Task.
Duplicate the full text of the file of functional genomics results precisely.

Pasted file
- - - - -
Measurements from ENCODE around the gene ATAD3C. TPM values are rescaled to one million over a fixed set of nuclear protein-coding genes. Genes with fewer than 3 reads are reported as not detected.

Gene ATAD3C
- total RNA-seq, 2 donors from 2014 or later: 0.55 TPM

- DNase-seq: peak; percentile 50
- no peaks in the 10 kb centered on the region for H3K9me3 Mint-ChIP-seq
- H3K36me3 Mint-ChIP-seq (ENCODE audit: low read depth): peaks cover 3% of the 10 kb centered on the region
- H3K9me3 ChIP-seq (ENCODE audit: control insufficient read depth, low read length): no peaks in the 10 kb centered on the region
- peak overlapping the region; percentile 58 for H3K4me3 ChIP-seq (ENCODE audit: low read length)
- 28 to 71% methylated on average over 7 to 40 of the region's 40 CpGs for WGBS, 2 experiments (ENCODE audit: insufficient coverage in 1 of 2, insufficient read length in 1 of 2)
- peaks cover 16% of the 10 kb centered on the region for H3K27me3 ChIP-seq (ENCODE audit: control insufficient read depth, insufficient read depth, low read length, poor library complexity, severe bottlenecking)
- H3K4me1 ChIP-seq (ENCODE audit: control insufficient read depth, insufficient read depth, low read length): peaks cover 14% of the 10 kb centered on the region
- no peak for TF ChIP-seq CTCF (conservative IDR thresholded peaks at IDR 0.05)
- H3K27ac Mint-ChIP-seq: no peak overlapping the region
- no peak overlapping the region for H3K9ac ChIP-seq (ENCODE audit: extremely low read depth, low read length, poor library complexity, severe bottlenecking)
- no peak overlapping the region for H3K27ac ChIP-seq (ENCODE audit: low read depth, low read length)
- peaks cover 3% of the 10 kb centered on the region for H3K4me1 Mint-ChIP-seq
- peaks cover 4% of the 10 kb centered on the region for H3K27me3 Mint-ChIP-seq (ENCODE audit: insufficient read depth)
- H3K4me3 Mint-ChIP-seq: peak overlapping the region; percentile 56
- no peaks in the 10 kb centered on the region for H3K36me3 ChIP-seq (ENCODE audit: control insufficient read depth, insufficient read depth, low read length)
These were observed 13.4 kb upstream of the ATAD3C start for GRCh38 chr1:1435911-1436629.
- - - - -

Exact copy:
Measurements from ENCODE around the gene ATAD3C. TPM values are rescaled to one million over a fixed set of nuclear protein-coding genes. Genes with fewer than 3 reads are reported as not detected.

Gene ATAD3C
- total RNA-seq, 2 donors from 2014 or later: 0.55 TPM

- DNase-seq: peak; percentile 50
- no peaks in the 10 kb centered on the region for H3K9me3 Mint-ChIP-seq
- H3K36me3 Mint-ChIP-seq (ENCODE audit: low read depth): peaks cover 3% of the 10 kb centered on the region
- H3K9me3 ChIP-seq (ENCODE audit: control insufficient read depth, low read length): no peaks in the 10 kb centered on the region
- peak overlapping the region; percentile 58 for H3K4me3 ChIP-seq (ENCODE audit: low read length)
- 28 to 71% methylated on average over 7 to 40 of the region's 40 CpGs for WGBS, 2 experiments (ENCODE audit: insufficient coverage in 1 of 2, insufficient read length in 1 of 2)
- peaks cover 16% of the 10 kb centered on the region for H3K27me3 ChIP-seq (ENCODE audit: control insufficient read depth, insufficient read depth, low read length, poor library complexity, severe bottlenecking)
- H3K4me1 ChIP-seq (ENCODE audit: control insufficient read depth, insufficient read depth, low read length): peaks cover 14% of the 10 kb centered on the region
- no peak for TF ChIP-seq CTCF (conservative IDR thresholded peaks at IDR 0.05)
- H3K27ac Mint-ChIP-seq: no peak overlapping the region
- no peak overlapping the region for H3K9ac ChIP-seq (ENCODE audit: extremely low read depth, low read length, poor library complexity, severe bottlenecking)
- no peak overlapping the region for H3K27ac ChIP-seq (ENCODE audit: low read depth, low read length)
- peaks cover 3% of the 10 kb centered on the region for H3K4me1 Mint-ChIP-seq
- peaks cover 4% of the 10 kb centered on the region for H3K27me3 Mint-ChIP-seq (ENCODE audit: insufficient read depth)
- H3K4me3 Mint-ChIP-seq: peak overlapping the region; percentile 56
- no peaks in the 10 kb centered on the region for H3K36me3 ChIP-seq (ENCODE audit: control insufficient read depth, insufficient read depth, low read length)
These were observed 13.4 kb upstream of the ATAD3C start for GRCh38 chr1:1435911-1436629.